The seventh Camp Brisket, a joint venture between Foodways Texas and the Meat Science Section of the Department of Animal Science at Texas A&M University, was held on January 4-5, 2019 at the Rosenthal Meat Center and the Beef Cattle Center at the O.D. Butler Animal Science Complex. About 70 participants from around the U.S., United Kingdom, and New Zealand embarked on a journey to learn more about the ultimate challenge preparing that most difficult dish of Texas Barbecue cuisine, the brisket.
This year’s Camp Brisket was coordinated by Texas A&M University meat science educators, Davey Griffin, Ray Riley, and Jeff Savell, and who were assisted by graduate students, undergraduate students, and staff including Wade Baty, Hayden Blumberg, Kyle Caldwell, Morgan Foster, Clayton Garrett, Eric Hamilton, Brogan Horton, Jenna Hunt, Ty Robertson, Trent Schwartz, Chandler Steele, Holly Sanders, and Wilsey Wendler. These great folks ensured that the needs of the briskets, pitmasters, and guests were attended to through the camp.
Marvin Bendele, Foodways Texas, welcomed the participants to Camp Brisket. Greetings and introductions are part of the beginning of each Camp Brisket. Getting to know each other is one way to create community that is so important when we conduct these workshops.
Before Camp Brisket starts, work begins on procuring the briskets representing different types and grades, trimming them, and applying the salt/pepper seasoning (we used a half and half mix by volume of Kosher salt and course ground pepper with 3/4 cup applied to each brisket). Davey Griffin worked with the grad students to get the briskets ready to go for the camp.
Brisket use and anatomy
The first talks were by Jess Pryles, cook, writer, and TV personality, on the difference between restaurant and competition brisket, and Davey Griffin, on the anatomy and trimming of a brisket.
Knife selection and cooked brisket slicing
Proper knife use and sharpening was covered by Jeff Savell before a demonstration on slicing cooked briskets was conducted.
Tasting different grades of brisket
The first tasting test we did was for different grades of brisket. We obtained five different grades/types of briskets for use in this demonstration: Prime, Chairman’s Reserve, Wagyu, Choice, and Select. These briskets and the remaining ones used for the camp were trimmed to have no more than about 1/4 inch of fat remaining anywhere. Each brisket was seasoned with 3/4-cup of a half and half mixture (by volume) of Kosher salt and restaurant-style coarse-ground black pepper. The briskets for the grade/type demonstration were cooked on Russell Roegels of Roegels Barbecue pit with John Brotherton of Brotherton’s Black Iron Barbecue and others managing the cooking cycle. B&B Charcoal provided the oak logs as the source of heat and smoke.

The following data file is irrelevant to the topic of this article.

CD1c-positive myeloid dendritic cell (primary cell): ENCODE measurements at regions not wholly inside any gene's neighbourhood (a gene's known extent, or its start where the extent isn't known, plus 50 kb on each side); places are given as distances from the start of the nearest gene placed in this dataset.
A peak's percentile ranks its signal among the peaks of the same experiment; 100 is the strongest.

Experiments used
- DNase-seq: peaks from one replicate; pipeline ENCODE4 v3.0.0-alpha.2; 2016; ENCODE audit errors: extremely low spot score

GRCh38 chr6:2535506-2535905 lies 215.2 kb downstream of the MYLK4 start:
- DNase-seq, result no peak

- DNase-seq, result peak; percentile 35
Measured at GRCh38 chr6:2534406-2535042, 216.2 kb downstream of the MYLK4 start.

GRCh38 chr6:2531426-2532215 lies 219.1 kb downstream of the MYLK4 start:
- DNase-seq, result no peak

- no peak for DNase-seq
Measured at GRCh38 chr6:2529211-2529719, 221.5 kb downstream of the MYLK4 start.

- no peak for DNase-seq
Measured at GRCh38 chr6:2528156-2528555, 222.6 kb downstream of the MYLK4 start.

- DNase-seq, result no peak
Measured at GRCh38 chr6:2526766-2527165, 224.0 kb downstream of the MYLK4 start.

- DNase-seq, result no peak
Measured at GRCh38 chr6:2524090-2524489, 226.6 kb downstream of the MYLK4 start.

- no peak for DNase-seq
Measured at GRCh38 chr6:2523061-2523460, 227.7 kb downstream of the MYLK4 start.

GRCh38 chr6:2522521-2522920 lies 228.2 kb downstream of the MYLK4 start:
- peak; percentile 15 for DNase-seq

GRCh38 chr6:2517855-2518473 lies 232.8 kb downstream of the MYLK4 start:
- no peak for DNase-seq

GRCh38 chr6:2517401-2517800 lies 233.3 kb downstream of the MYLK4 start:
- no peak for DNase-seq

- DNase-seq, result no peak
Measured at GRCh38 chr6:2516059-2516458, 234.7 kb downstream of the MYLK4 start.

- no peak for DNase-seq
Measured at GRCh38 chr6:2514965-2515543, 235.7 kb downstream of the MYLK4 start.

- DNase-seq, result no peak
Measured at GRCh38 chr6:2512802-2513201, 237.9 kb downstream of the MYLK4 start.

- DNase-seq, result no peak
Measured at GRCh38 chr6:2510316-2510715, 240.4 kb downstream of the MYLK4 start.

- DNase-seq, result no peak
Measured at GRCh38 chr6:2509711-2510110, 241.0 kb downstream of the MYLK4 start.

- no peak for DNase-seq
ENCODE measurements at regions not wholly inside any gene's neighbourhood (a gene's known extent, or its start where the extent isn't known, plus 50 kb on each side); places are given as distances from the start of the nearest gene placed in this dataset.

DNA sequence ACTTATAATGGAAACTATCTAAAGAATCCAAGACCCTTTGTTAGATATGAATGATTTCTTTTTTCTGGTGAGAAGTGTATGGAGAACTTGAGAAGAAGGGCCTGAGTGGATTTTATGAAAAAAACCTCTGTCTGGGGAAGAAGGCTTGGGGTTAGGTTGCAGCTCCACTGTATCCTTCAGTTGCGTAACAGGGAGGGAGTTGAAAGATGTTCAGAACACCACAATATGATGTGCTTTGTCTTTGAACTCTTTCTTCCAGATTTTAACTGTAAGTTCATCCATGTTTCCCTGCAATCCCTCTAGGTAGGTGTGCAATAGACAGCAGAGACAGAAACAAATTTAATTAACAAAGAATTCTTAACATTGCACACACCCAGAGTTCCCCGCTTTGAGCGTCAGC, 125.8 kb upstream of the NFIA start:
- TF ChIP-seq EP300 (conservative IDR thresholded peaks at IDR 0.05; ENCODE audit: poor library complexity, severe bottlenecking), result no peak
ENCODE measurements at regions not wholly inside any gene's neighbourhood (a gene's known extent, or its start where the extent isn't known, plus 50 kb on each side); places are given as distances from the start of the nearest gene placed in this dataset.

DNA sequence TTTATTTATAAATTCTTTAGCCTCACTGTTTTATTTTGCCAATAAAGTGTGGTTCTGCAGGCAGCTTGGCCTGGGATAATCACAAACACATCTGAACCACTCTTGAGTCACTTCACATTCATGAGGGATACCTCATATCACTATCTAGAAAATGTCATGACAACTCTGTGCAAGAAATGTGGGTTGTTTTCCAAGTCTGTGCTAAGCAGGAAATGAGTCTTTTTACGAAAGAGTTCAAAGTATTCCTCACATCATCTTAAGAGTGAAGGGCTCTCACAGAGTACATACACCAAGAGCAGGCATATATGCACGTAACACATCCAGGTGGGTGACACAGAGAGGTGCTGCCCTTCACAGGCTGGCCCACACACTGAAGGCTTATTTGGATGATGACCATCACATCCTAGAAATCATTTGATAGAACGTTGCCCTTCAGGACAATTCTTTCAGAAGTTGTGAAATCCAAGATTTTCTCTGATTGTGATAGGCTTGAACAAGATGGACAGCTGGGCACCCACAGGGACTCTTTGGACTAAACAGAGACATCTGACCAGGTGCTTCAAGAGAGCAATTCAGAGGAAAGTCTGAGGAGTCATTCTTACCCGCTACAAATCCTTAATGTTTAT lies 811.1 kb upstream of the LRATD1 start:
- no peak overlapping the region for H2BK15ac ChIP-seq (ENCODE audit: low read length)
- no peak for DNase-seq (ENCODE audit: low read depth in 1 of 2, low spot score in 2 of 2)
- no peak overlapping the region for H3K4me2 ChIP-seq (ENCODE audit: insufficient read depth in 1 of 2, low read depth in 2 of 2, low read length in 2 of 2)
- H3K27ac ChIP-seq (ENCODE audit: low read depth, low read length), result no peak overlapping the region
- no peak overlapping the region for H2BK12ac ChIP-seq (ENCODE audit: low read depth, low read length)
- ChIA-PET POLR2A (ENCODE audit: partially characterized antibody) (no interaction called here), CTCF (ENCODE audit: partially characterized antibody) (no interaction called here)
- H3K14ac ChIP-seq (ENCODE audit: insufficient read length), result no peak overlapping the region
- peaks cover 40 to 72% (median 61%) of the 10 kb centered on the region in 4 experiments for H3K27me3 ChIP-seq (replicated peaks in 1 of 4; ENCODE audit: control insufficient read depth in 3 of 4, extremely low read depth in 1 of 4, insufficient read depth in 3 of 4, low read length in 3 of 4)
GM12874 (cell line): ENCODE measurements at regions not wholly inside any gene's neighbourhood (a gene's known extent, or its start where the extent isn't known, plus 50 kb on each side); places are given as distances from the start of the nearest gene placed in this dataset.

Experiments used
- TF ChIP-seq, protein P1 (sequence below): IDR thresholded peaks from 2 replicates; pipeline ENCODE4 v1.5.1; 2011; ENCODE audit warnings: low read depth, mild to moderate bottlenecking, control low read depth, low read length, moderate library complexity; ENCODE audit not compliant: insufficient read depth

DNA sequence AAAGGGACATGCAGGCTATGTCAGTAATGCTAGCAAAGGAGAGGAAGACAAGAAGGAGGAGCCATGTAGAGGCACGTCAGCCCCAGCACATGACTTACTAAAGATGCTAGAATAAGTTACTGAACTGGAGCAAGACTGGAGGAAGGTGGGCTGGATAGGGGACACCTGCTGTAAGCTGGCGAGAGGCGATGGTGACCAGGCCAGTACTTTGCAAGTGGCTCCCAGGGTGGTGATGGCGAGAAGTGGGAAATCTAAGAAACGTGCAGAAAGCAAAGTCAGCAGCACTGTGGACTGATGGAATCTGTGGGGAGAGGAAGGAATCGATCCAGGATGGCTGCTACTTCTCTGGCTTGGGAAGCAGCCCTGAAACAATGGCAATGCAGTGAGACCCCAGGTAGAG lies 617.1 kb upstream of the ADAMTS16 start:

Speaking of B&B Charcoal, thanks to Joey Machado and the company for providing all of the wood (oak, hickory, mesquite, and pecan), chunk charcoal, briquettes, and char-logs for the use in the camp. We are so pleased that B&B Charcoal and Joey contributed these products for the pitmasters and us to use to cook briskets with.
Each grade/type of brisket was sliced so that each participant received a lean portion to rate on a ballot. When completed, the ballots were tabulated by the students to determine whether the participants could tell the difference in the grades or types of brisket. The winner? The Wagyu won, with the other grades/types being rating similarly. Last year, all of the briskets were rated the same. Each year, this taste comparison usually results in Prime and Wagyu near the top and Select being near the bottom in ratings. There are perceivable differences in eating quality among different grades and types of briskets, and those interested in producing the best cooked briskets possible need to be aware of this.
Beef grading discussion
Ray Riley gave a beef grading demonstration talking about the USDA beef grades, and Davey Griffin talked about various certification programs so that the participants would know more about the various labels and brands associated with the meat they purchase.
Wood and Smoke panel